Rail: [Laughs.] We learn to subsist in that. This is your prejudice coming from the North.
Frampton: Well, probably, yes. Manhattan can get pretty humid. Probably Caracas is not that humid compared to Panama.
Rail: No, it’s a 100 percent difference. I’ve been to both.
Frampton: Oh, you have? I didn’t realize that.
Rail: Well, my first wife was Panamanian.
Frampton: We probably should stop soon because now we’re into anecdotes. A young Panamanian I just met told me amazing things: first of all, they think Panama is the micro-boom city of the Americas today; they think of it, and they use the term, as the Latin-American Dubai because there is an enormous investment. And one of the reasons why is because they are widening the canal.
Rail: The Chinese have been financing that for the past 15 years.
Frampton: That’s very interesting, I did not know that. Do you know the raison d’être for widening the canal?
Rail: Of course. It’s because the oil tankers can’t get through.
Frampton: That must be the reason, but there is also another reason, which is that they also thought—I was told—that the melting of the ice would facilitate the Northwest passage.
Rail: You just mentioned Panama City, so lets talk about Bogotá or Caracas, on the very fascinating city of Medellín. What has happened there in the past 10 years?
Frampton: Latin America is a very particular part of the world from this point of view, very pertinent and provocative if one thinks of such urban transformations as Curitiba and the interventions of Jaime Lerner there and 15 years later of the same thing in Bogotá by Enrique Peñaloza and Samuel Moreno Rojas.
Rail: Right, and then subsequently in Medellín. This is part of a tradition.
Frampton: Well, what is fascinating about all of this, and what is also somehow missing in the present discourse here in the schools of architecture in North America is a deeper and more profound understanding of what has been achieved in these cities in a given time frame and using certain materials and methods.
Rail: Yes, as far as urban management, but also as far as the history of architecture; we forget about all of these architects, they don’t exist in the curriculums of these schools today. Take the city of Rio de Janeiro, São Paolo, Buenos Aires, Montevideo, Santiago, Lima——
Frampton: Of course, I agree. But my only qualification would be that it would be more didactically effective in exercising an influence on urban design departments in the U.S., or on planning departments and that strange relationship between planning and urban design, to document the work carried out in these cities, to publish books, etc. As of now they don’t exist.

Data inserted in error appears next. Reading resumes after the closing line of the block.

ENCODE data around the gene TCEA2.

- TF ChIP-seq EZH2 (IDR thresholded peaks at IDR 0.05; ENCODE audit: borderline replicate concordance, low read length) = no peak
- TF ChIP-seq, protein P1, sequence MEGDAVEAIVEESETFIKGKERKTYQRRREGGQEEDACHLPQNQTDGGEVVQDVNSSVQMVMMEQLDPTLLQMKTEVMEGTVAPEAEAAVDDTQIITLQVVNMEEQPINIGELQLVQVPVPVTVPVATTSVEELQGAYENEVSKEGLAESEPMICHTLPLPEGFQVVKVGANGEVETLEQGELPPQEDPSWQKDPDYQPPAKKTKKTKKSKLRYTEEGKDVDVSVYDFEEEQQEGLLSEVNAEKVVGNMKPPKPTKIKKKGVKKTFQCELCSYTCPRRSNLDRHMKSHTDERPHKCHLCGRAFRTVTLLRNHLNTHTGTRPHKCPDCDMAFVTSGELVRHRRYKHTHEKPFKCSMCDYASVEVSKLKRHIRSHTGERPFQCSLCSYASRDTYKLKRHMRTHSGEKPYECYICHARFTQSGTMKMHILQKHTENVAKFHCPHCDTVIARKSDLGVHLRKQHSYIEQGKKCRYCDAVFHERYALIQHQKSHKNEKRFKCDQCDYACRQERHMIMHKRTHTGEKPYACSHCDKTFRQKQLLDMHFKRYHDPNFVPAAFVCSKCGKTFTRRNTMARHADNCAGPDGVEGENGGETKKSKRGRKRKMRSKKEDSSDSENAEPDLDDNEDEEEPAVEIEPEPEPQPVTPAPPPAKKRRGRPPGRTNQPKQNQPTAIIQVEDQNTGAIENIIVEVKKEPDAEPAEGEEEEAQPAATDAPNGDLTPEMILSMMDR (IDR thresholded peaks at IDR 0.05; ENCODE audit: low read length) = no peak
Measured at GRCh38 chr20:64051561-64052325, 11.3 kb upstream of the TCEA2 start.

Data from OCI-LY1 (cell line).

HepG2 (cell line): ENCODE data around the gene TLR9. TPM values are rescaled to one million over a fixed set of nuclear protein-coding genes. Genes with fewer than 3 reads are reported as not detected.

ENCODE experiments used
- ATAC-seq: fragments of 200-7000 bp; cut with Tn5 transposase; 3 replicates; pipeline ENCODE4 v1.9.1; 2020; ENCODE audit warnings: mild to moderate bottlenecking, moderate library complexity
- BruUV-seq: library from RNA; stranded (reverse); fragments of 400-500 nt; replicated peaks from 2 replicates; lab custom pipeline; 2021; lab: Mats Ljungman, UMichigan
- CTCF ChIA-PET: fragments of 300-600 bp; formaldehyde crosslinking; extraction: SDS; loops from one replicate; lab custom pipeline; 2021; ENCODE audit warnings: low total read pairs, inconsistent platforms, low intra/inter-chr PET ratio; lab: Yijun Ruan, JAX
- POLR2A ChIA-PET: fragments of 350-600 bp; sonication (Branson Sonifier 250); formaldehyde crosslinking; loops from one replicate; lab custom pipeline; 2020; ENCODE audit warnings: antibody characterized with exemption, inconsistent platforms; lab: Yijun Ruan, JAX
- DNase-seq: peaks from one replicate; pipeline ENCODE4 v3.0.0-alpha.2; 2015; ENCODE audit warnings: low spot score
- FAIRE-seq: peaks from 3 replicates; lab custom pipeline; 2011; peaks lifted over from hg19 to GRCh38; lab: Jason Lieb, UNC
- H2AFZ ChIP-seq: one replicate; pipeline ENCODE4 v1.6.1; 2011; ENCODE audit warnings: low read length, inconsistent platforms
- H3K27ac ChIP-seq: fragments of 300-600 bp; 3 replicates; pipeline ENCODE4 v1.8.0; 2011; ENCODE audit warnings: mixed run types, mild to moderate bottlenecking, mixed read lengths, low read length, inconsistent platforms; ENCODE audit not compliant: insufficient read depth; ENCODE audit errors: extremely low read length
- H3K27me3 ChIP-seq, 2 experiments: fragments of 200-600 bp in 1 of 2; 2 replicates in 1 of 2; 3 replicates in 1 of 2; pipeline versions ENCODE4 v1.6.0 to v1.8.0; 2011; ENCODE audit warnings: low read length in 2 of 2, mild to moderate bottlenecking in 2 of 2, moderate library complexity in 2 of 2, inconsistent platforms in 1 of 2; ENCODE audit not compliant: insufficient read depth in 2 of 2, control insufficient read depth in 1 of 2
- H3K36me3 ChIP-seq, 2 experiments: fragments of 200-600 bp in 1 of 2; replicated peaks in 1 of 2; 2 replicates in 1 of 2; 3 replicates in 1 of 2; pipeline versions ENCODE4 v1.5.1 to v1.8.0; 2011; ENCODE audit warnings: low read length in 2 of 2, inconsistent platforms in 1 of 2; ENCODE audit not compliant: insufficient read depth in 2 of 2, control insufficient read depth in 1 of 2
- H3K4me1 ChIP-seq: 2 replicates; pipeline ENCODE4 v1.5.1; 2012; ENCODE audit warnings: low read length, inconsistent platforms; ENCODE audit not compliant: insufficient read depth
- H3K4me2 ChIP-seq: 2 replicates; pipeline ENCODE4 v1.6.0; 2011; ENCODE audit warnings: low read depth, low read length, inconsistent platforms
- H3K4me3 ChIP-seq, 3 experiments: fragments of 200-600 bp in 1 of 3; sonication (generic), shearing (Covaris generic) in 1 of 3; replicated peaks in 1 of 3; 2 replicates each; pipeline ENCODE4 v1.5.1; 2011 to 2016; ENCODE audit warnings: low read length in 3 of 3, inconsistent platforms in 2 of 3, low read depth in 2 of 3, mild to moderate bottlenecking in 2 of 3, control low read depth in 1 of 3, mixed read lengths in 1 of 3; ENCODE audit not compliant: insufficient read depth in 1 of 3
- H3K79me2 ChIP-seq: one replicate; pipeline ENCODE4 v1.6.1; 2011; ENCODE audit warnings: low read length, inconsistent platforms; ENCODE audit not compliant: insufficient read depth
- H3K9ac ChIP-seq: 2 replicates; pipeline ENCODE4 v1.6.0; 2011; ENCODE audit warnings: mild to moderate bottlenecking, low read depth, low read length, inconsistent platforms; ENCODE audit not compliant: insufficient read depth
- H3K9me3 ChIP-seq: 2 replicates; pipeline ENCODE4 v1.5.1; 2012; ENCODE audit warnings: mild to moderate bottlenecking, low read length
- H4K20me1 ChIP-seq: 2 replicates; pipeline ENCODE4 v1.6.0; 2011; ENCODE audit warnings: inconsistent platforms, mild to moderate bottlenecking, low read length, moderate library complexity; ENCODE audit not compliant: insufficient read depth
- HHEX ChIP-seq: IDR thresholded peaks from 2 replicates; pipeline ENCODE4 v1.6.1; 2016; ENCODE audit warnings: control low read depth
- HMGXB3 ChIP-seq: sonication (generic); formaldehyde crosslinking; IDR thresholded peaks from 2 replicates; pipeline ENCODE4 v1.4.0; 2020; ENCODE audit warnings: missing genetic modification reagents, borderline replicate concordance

Rail: They do exist in Spanish. But let’s go back to the Town Planning Associates of 1953, to José Luis Sert, Le Corbusier, and Paul Lester Wiener who made town plans for Bogotá, Medellín, and Chimbote, and also for Cidade dos Motores. There are books published on what they built in South America.
Frampton: Yes, I know. What I am getting at are these more recent achievements, which have yet to be documented. This is something that schools of architecture can and should do. And it is a failure not to have done so.
Rail: But it’s not too late.
Frampton: I agree. You are a great encouragement. That’s why the topic you bring up—these Latin American cities—is important. I don’t want to deny older traditions of the 20th century, or earlier. If one begins with the more urgent idea of landscape urbanism, and with the concept of intervention, and the notion of urban acupuncture—you know, all of these recent concepts fall into place if you start to look at what has been achieved in Latin America. And it is important for other conditions, I think—not only in reference to Latin American cities. I have in mind broader, but incisive surveys of urban interventions, let us say going back to the 19th century and coming forward into the present, with a generic kind of argument plus a series of case studies in which the data is in place and the achievement can be assimilated by anyone reading the book. This kind of book doesn’t yet exist.
More Articles by the AuthorCarlos Brillembourg